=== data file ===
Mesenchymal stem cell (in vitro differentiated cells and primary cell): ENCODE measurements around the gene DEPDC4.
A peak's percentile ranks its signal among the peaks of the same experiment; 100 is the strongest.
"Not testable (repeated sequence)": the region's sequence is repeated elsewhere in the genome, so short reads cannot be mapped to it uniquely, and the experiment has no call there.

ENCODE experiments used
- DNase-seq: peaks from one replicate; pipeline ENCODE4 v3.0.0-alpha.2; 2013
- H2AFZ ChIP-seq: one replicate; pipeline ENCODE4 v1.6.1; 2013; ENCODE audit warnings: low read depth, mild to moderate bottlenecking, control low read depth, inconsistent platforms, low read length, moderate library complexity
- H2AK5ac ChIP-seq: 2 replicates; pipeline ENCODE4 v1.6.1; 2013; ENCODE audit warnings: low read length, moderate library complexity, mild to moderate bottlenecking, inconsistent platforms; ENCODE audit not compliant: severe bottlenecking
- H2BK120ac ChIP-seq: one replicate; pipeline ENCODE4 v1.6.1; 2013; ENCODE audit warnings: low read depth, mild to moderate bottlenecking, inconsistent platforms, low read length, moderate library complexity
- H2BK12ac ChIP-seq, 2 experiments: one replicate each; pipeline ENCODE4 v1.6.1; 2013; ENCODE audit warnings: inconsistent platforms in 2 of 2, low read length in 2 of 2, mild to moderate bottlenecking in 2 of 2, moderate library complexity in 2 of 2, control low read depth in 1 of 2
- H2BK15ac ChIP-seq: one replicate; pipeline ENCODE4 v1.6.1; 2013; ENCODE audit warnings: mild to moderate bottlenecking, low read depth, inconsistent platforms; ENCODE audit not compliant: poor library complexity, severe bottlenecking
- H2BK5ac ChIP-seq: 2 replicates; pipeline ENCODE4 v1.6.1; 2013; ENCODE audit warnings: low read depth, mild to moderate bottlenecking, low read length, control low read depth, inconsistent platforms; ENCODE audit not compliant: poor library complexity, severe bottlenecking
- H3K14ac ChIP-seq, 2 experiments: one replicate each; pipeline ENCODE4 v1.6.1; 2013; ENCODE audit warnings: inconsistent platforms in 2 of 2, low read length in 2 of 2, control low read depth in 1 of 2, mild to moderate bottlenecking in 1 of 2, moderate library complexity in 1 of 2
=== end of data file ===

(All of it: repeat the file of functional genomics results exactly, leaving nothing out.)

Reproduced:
Mesenchymal stem cell (in vitro differentiated cells and primary cell): ENCODE measurements around the gene DEPDC4.
A peak's percentile ranks its signal among the peaks of the same experiment; 100 is the strongest.
"Not testable (repeated sequence)": the region's sequence is repeated elsewhere in the genome, so short reads cannot be mapped to it uniquely, and the experiment has no call there.

ENCODE experiments used
- DNase-seq: peaks from one replicate; pipeline ENCODE4 v3.0.0-alpha.2; 2013
- H2AFZ ChIP-seq: one replicate; pipeline ENCODE4 v1.6.1; 2013; ENCODE audit warnings: low read depth, mild to moderate bottlenecking, control low read depth, inconsistent platforms, low read length, moderate library complexity
- H2AK5ac ChIP-seq: 2 replicates; pipeline ENCODE4 v1.6.1; 2013; ENCODE audit warnings: low read length, moderate library complexity, mild to moderate bottlenecking, inconsistent platforms; ENCODE audit not compliant: severe bottlenecking
- H2BK120ac ChIP-seq: one replicate; pipeline ENCODE4 v1.6.1; 2013; ENCODE audit warnings: low read depth, mild to moderate bottlenecking, inconsistent platforms, low read length, moderate library complexity
- H2BK12ac ChIP-seq, 2 experiments: one replicate each; pipeline ENCODE4 v1.6.1; 2013; ENCODE audit warnings: inconsistent platforms in 2 of 2, low read length in 2 of 2, mild to moderate bottlenecking in 2 of 2, moderate library complexity in 2 of 2, control low read depth in 1 of 2
- H2BK15ac ChIP-seq: one replicate; pipeline ENCODE4 v1.6.1; 2013; ENCODE audit warnings: mild to moderate bottlenecking, low read depth, inconsistent platforms; ENCODE audit not compliant: poor library complexity, severe bottlenecking
- H2BK5ac ChIP-seq: 2 replicates; pipeline ENCODE4 v1.6.1; 2013; ENCODE audit warnings: low read depth, mild to moderate bottlenecking, low read length, control low read depth, inconsistent platforms; ENCODE audit not compliant: poor library complexity, severe bottlenecking
- H3K14ac ChIP-seq, 2 experiments: one replicate each; pipeline ENCODE4 v1.6.1; 2013; ENCODE audit warnings: inconsistent platforms in 2 of 2, low read length in 2 of 2, control low read depth in 1 of 2, mild to moderate bottlenecking in 1 of 2, moderate library complexity in 1 of 2